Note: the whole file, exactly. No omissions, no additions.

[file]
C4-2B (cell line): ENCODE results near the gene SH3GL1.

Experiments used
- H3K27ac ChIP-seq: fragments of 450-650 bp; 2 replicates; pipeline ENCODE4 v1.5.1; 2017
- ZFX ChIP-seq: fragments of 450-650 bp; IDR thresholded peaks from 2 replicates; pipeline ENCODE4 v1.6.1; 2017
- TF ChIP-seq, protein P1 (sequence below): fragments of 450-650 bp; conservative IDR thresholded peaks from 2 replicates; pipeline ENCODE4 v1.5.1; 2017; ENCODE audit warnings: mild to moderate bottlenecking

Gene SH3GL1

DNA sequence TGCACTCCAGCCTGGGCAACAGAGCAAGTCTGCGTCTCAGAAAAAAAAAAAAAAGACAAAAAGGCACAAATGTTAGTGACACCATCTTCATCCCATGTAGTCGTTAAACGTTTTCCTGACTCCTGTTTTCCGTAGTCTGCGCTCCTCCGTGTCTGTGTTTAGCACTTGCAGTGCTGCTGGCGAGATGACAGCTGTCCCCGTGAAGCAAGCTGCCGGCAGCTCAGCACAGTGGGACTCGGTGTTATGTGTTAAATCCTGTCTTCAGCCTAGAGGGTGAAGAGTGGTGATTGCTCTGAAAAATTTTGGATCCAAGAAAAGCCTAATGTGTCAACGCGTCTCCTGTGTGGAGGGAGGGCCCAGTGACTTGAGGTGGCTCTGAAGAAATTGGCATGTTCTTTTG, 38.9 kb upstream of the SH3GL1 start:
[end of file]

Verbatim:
C4-2B (cell line): ENCODE results near the gene SH3GL1.

Experiments used
- H3K27ac ChIP-seq: fragments of 450-650 bp; 2 replicates; pipeline ENCODE4 v1.5.1; 2017
- ZFX ChIP-seq: fragments of 450-650 bp; IDR thresholded peaks from 2 replicates; pipeline ENCODE4 v1.6.1; 2017
- TF ChIP-seq, protein P1 (sequence below): fragments of 450-650 bp; conservative IDR thresholded peaks from 2 replicates; pipeline ENCODE4 v1.5.1; 2017; ENCODE audit warnings: mild to moderate bottlenecking

Gene SH3GL1

DNA sequence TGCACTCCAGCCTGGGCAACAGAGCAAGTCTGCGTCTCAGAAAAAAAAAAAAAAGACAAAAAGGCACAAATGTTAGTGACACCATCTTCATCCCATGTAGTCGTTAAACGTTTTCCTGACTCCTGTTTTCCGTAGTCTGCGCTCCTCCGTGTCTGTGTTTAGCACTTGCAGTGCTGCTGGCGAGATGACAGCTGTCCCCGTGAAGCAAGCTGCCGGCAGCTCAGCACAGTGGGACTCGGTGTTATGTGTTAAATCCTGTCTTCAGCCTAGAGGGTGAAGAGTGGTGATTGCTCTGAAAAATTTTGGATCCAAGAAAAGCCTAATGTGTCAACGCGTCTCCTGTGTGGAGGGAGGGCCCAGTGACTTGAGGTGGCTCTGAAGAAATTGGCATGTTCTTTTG, 38.9 kb upstream of the SH3GL1 start: